Last week, I took a trip to visit a biking friend who lives on the Kitsap Pensinsula. We loaded our bikes in the truck with another rider and headed to his local riding spot. At 1639 feet, Green Mountain is not quite the tallest hill in Washington. However, what it lacks in elevation it makes up for in fun. A well-developed but lightly ridden network of multi-use trails wind around and over the hill. Green Mountain is a DNR recreation area, and is shared by motos, horsers, hikers, and bikers.
Climbing on the roads was easy on the legs due to a mellow grade. We were quick to reach the top, and we were greeted by benches to lean the bikes on and a map of the area. After a quick geometry comparison facilitated by a stick, we determined that one of the guys' bikes had a blown out shock, a problem that would only worsen through the day. In a great example of NFG riding, the shredder rode all day with little to no rear suspension and had a smile on his face the whole time.
|Black and bodacious bikes.|
|Climbing into the fog|
Our second run down was on the opposite side of the hill, back towards where we were parked. After starting down the Wildcat trail, we took a short detour to hit a lower traffic area. As if to trump my impressions of the first rock section, the next piece of trail was far beyond compare. It was a punchy, steep descent down bedrock that started with some precision turns. After a short drop on the steep section, the trail took us through an off-camber chute that fed a long, loose rut full of rocks. We were rock surfing through this bit, smelling brakes and hollering at the rowdyness. I was bummed to leave the steeps behind, but our final descent on Wildcat proved to be just as fun. This moto trail is fast. Turn after turn of loose dirt on a grade that rewarded pedaling but didn't require much additional input to have a good time.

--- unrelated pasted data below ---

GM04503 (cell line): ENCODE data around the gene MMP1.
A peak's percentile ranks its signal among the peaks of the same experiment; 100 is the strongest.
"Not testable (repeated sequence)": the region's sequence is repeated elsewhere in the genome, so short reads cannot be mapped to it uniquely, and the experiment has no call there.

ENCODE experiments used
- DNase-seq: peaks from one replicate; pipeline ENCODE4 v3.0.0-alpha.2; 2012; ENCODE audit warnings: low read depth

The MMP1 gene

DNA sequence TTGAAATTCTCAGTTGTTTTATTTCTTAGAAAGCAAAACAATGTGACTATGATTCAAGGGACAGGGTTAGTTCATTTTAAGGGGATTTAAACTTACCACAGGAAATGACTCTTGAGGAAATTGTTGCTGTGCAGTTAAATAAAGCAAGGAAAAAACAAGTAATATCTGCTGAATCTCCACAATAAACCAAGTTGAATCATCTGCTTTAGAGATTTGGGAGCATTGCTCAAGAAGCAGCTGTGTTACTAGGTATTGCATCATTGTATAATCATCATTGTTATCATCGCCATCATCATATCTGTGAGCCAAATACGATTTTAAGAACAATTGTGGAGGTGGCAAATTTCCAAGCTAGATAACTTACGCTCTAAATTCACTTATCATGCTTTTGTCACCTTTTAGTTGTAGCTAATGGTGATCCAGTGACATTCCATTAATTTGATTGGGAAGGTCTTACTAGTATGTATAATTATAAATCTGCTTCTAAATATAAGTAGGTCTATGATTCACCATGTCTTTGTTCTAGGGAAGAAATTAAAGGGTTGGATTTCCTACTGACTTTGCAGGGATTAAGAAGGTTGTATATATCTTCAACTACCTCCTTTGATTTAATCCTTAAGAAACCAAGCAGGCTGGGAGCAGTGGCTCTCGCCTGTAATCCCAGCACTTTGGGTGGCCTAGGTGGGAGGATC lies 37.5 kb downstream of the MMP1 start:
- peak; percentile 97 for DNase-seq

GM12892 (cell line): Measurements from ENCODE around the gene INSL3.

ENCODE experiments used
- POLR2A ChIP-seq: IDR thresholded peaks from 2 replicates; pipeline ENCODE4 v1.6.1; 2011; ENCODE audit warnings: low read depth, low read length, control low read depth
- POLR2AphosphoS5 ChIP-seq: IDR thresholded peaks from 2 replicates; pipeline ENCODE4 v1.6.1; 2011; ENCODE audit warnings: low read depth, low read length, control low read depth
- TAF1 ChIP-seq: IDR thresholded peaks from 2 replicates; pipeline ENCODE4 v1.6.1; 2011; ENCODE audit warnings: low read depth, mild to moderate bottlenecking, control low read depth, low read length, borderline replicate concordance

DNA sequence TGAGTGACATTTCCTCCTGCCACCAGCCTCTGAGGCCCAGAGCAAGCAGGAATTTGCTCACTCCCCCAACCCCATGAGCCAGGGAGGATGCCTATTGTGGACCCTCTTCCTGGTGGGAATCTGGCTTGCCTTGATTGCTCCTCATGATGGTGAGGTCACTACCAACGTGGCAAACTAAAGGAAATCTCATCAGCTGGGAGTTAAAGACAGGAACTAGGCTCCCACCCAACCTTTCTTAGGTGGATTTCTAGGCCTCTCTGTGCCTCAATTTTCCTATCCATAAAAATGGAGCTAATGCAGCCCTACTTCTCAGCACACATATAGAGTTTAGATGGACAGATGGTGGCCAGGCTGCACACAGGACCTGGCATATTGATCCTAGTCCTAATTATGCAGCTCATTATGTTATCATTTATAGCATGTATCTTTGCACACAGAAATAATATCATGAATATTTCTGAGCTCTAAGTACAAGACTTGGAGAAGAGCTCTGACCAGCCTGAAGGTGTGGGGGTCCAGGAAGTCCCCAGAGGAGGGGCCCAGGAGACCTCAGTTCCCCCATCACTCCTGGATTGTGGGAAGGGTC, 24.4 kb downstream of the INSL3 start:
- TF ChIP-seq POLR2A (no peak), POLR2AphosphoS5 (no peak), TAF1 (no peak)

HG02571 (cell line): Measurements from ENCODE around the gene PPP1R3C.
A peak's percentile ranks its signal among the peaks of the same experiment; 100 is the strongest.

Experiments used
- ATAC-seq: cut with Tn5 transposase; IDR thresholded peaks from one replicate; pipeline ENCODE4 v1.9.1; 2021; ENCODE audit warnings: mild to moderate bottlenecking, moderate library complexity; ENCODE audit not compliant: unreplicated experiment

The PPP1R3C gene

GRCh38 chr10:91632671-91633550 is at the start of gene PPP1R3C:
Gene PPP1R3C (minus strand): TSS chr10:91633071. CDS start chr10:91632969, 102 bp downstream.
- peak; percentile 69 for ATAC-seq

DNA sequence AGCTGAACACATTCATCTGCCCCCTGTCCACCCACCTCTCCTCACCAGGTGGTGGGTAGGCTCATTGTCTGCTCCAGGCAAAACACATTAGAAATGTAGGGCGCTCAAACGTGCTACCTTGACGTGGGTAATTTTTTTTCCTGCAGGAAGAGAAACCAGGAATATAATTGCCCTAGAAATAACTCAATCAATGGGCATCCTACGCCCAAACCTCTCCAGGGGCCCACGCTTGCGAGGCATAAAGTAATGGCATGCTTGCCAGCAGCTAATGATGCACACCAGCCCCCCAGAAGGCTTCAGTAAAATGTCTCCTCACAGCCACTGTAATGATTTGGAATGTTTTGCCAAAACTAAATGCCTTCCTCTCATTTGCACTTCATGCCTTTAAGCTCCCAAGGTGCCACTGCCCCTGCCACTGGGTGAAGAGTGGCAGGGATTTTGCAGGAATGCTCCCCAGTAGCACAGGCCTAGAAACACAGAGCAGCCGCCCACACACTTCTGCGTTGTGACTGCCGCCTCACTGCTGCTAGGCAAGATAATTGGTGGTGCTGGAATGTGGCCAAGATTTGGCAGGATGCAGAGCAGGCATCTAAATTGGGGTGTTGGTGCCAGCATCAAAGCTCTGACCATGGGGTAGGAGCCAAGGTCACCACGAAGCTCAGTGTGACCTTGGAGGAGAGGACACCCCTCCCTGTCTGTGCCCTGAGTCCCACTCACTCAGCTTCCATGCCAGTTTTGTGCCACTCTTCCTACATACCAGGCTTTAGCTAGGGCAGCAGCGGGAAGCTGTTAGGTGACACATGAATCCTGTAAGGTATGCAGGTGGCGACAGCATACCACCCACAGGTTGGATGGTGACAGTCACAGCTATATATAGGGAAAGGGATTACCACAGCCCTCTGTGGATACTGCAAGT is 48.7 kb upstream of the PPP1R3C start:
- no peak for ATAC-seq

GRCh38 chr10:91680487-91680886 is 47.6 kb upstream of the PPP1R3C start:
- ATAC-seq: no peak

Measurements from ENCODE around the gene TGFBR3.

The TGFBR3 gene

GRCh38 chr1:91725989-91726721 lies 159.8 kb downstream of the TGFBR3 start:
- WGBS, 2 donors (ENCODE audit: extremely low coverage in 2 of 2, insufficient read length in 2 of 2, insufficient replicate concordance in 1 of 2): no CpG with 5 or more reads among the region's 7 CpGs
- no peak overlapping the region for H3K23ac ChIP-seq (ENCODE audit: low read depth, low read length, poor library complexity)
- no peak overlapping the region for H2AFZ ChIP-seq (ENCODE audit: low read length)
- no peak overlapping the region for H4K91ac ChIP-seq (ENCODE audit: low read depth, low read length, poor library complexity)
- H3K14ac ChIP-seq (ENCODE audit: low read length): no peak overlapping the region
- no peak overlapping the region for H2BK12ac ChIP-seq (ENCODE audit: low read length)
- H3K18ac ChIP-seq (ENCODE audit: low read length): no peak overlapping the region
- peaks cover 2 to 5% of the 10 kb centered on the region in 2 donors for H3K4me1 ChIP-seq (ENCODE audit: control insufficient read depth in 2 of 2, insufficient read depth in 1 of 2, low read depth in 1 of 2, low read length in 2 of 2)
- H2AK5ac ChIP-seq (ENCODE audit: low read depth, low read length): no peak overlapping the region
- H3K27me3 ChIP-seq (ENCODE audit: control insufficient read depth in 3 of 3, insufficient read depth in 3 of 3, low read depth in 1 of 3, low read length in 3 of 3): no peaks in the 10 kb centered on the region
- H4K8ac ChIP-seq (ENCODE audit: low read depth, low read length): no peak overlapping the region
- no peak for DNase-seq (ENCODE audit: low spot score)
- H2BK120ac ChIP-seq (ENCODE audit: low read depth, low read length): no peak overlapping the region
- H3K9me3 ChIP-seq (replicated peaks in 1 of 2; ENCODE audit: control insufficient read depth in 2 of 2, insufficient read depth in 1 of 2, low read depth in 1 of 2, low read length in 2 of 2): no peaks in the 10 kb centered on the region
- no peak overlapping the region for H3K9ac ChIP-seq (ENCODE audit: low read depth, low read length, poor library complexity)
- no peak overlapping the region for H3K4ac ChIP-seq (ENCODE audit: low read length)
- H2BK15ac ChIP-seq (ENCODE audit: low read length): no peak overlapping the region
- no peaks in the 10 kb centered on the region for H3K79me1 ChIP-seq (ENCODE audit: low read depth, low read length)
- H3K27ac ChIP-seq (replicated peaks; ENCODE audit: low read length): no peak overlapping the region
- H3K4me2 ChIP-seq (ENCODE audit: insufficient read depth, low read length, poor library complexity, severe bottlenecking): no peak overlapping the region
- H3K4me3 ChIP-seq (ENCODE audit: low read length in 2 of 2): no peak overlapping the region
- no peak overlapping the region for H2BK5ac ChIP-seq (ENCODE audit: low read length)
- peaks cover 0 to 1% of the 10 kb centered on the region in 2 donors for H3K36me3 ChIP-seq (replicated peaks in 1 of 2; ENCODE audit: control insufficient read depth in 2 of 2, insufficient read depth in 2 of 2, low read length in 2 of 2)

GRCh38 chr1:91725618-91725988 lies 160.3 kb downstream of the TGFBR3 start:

Green Mountain has many similarities to other DNR recreation areas, but the local terrain and low moto traffic create a favorable distinction from other locations. The underlying rock is much less brittle than in Capitol Forest, which makes the rock sections firm and technical rather than loose and marbly. The dirt is much different than Capitol Forest as well, a sandy loam that seems to take moisture well and provide a tacky layer underneath loose dirt stirred up by trail users. The loose over tacky combination is super fun to ride. Although the trails were very eroded, it was in uniform fashion and the addition of cobbling has helped keep away tight ruts. The trails were wide, but with plenty of rock and root sections to keep them interesting. It's almost like DNR has been hoarding all of the fun parts of multi-use trails and keeping them on Green Mountain. Maybe.